Last night, all the phones in the house began ringing simultaneously. This is always an indication that an alert is coming out from the school system–snow days, an incident of violence at the middle school, that kind of thing. Last night, it was to tell us that Emma Jacobs, a 17 year old from our small town, had died in a car crash that afternoon. With that terse message (“crisis counselors will be available at the high school,” etc.), a bomb detonated in the life of our little town. The crater that opens up at the death of a child swallows up her family and friends entirely, and the concussive pressure wave rips through all the concentric rings of neighbors, acquaintances, friends of friends.
I did not know Emma or her family, but I am walking through this day with a thickness in my chest for everyone who did–for the neighbors who’ve known her since she was a baby, the elementary school teachers who taught her and who teach my kids now, for the kids at the high school who knew her, played lacrosse with her, sat in class with her, and, being teenagers, have neither words for what is happening, nor mastery over their inchoate feelings. Everyone wants to talk, and no one knows what to say. On Emma’s Facebook page, high school kids post “Rest easy,” and “I didn’t know you well, but you were always really nice,” still speaking to her. Her page says she goes to Exeter High School. There are still people who haven’t received the news yet, and knew her, and to them, she’s still alive. We are still in the period after the bomb blast when everything is chaos; the shrapnel is still in the air.
We cast around for what to say, or what to do. People leave notes or send emails to the family telling them, “Anything you need, just ask.” “Reach out to us–we want to help you.” I have never been at the bottom of such a dark hole myself, but from what I’ve seen of this kind of grief, it will have to be us who do the reaching. The pit in the stomach, the nausea, it’s partly the sorrow we feel for what’s happened, but it’s tangled with embarrassment, with fear of saying the wrong thing, with guilt that our own kids are sound in their beds. Despite this, we must say something. Pray for them, if that is your tradition, and tell them you’re doing it. Bring food, or just go scrub their toilets or mow the lawn. Do not be afraid to speak her name, either now, or in the long weeks, months and years to come. You will not remind them of something painful they forgot, you will remember someone they loved and cannot ever forget.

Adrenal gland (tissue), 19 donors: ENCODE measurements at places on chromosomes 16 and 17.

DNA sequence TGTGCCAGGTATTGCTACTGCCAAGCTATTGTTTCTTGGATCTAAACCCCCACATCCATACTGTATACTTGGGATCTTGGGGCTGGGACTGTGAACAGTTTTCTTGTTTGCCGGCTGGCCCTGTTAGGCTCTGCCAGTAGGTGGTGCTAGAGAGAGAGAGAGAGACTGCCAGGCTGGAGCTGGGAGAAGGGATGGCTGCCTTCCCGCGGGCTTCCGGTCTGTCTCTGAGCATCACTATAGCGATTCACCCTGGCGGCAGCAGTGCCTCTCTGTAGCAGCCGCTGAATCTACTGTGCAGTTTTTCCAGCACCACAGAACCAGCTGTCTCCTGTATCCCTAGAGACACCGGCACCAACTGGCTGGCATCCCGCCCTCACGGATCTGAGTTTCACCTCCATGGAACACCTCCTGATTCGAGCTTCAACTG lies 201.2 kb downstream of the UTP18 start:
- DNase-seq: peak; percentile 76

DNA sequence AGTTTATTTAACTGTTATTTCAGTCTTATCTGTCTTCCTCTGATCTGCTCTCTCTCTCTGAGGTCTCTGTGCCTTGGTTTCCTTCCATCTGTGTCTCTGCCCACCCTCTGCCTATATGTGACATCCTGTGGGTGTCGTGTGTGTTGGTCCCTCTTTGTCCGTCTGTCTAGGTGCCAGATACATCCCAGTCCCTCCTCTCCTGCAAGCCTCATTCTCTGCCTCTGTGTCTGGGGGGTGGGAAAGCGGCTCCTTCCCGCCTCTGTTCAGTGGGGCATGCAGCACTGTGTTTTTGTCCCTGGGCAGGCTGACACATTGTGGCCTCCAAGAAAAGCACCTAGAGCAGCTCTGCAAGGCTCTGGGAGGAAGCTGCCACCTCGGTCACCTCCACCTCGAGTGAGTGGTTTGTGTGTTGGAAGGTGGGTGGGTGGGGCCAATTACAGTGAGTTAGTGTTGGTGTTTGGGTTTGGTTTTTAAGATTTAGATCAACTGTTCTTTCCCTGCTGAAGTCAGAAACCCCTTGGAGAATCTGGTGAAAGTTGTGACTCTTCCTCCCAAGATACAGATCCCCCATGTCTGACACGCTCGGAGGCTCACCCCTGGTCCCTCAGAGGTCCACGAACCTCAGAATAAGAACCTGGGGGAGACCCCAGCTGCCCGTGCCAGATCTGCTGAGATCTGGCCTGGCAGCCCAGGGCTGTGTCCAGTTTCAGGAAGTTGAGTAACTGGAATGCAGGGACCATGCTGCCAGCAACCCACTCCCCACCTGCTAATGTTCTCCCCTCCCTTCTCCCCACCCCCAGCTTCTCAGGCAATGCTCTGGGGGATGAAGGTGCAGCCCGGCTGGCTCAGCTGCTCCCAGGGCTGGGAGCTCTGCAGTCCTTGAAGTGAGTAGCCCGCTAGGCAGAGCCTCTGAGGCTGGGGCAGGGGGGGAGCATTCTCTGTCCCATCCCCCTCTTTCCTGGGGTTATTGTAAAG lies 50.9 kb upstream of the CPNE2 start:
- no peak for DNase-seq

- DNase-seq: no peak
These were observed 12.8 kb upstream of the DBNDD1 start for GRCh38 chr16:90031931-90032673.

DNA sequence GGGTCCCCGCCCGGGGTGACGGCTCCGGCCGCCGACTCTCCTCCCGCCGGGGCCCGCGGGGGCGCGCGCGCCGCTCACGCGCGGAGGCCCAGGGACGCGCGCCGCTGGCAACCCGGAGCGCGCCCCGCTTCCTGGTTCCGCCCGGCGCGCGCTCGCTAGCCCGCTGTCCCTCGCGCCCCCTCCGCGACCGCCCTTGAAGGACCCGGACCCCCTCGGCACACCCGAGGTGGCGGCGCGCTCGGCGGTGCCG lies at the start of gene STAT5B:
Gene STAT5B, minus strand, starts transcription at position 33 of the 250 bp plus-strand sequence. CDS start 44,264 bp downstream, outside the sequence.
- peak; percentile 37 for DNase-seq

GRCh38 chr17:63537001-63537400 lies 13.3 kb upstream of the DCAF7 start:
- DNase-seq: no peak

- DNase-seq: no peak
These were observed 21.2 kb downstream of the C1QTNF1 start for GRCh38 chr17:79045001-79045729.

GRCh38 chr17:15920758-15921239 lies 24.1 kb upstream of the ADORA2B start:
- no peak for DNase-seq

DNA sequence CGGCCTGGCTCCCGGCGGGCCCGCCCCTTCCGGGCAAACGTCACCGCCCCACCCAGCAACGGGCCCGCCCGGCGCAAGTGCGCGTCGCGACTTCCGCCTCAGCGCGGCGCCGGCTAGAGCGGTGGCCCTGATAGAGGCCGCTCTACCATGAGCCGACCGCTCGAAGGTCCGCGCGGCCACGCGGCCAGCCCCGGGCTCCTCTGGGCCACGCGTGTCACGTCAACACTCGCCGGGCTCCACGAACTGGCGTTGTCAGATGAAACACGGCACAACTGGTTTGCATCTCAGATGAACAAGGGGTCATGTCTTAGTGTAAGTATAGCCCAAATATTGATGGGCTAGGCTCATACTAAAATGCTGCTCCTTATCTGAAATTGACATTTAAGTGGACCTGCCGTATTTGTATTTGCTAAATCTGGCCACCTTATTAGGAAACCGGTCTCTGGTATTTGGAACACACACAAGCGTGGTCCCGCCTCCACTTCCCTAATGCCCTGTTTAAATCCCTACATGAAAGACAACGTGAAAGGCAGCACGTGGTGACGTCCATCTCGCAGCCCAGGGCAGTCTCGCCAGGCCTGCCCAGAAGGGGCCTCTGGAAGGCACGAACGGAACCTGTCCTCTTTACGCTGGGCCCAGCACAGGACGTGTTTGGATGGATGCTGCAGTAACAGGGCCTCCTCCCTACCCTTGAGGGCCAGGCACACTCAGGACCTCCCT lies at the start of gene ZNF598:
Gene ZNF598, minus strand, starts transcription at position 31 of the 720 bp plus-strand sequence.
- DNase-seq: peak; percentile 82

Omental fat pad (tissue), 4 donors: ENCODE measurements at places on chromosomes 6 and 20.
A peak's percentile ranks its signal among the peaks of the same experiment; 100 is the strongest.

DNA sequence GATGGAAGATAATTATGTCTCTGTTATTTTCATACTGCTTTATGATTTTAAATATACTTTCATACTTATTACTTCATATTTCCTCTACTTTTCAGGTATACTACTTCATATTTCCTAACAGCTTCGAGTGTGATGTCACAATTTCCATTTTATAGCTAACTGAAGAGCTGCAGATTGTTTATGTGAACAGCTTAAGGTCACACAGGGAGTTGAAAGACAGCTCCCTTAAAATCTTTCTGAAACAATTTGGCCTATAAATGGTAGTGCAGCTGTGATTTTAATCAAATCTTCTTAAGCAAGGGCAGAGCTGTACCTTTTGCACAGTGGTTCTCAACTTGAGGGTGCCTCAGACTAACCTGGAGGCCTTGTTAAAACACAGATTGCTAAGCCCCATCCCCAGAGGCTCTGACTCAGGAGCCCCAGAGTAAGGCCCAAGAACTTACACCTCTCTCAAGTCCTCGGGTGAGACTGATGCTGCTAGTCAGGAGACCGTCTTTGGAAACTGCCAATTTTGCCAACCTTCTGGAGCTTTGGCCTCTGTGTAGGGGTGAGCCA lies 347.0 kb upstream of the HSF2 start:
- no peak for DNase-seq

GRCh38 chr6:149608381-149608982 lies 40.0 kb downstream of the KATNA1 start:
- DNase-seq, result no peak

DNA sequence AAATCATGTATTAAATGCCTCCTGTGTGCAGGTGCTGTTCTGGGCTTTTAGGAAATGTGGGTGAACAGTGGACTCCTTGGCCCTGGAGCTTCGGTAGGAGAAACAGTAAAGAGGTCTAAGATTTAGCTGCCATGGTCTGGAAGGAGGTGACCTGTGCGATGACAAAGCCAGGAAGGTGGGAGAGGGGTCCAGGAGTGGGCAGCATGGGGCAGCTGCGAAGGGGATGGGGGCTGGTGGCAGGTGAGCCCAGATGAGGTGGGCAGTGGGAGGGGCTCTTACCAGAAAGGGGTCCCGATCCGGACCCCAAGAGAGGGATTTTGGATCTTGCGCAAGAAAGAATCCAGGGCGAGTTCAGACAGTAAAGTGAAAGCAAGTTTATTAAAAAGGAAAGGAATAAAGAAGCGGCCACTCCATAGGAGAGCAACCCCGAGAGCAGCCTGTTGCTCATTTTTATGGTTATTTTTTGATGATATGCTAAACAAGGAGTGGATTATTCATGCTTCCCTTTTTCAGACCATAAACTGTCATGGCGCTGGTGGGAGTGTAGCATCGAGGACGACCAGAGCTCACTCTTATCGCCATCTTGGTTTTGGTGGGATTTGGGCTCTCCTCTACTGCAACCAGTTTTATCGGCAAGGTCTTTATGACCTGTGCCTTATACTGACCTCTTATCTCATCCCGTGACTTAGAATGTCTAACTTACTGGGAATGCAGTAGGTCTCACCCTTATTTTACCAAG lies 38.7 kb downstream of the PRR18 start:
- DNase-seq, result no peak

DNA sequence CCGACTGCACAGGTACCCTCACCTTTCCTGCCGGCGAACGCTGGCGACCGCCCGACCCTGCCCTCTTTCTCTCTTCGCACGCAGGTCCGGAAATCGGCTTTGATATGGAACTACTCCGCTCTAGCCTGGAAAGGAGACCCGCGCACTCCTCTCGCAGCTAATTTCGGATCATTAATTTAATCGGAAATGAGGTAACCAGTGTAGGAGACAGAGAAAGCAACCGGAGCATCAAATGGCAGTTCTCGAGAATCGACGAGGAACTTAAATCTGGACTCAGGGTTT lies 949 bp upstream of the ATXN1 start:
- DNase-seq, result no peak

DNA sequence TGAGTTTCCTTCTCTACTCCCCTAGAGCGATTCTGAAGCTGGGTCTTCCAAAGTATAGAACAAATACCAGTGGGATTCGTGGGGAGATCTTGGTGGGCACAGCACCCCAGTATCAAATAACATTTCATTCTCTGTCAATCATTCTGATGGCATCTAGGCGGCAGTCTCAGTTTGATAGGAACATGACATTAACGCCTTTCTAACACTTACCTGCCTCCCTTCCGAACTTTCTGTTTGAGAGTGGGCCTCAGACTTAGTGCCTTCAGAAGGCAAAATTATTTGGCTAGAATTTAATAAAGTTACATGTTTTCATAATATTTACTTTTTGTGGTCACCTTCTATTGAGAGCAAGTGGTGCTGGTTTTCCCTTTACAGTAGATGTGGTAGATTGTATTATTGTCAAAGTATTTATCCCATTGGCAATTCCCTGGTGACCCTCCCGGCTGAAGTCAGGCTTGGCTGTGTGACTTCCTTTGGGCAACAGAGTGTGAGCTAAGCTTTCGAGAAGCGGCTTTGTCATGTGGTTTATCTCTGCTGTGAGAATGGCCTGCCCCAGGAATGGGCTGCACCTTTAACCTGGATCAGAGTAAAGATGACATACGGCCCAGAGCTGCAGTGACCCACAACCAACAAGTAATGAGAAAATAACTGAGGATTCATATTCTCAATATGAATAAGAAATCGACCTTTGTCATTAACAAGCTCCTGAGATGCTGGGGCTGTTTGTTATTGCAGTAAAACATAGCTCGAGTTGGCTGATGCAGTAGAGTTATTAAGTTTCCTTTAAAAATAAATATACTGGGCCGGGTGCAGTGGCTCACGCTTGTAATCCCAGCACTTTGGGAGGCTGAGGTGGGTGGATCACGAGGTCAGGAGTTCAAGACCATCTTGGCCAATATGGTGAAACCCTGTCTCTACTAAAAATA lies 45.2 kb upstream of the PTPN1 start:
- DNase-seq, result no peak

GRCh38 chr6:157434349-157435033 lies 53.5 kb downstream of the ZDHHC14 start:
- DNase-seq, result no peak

A man I went to high school with died, along with his son, in an avalanche last winter. His father visits the memorial Facebook page for them from time to time, looking for new stories people have shared about his son and grandson. In the immediate aftermath, there were many. Now, they have stopped almost completely, but still, he posts from time to time, asking, or just thanking people. I can feel his fingers searching in the dark, sifting for more fragments of memory. It is a kindness we do, when we say the names of the dead to the people who loved them most.
We hope that the people who are bereft will tell us what they need, because we are ready to offer anything, but we don’t know what to do on our own. It takes courage to go so close to a grief this large. It has its own gravity, and it isolates those within it. But we have to be the ones, up here on the crater’s rim, to reach down to them. They are in utter darkness, and the walls are steep. When they emerge, there will never be a way for us to close the hole up behind them. We will all, forever, be stepping around it. They will be living very close to its rim. In time, they will, with help, be able to look away from it more often, and see the rest of life going on farther from it. But it will always be there, at the center of their lives. What we can do, however far we are from the epicenter, for now, is help them on the long climb out. The heavy feeling in your chest that is grief and fear and dread, it has a use too. It is an anchor point. Lower your line from that. Set your heels into the dirt and brace for the weight. It’s going to take all our strength to raise them.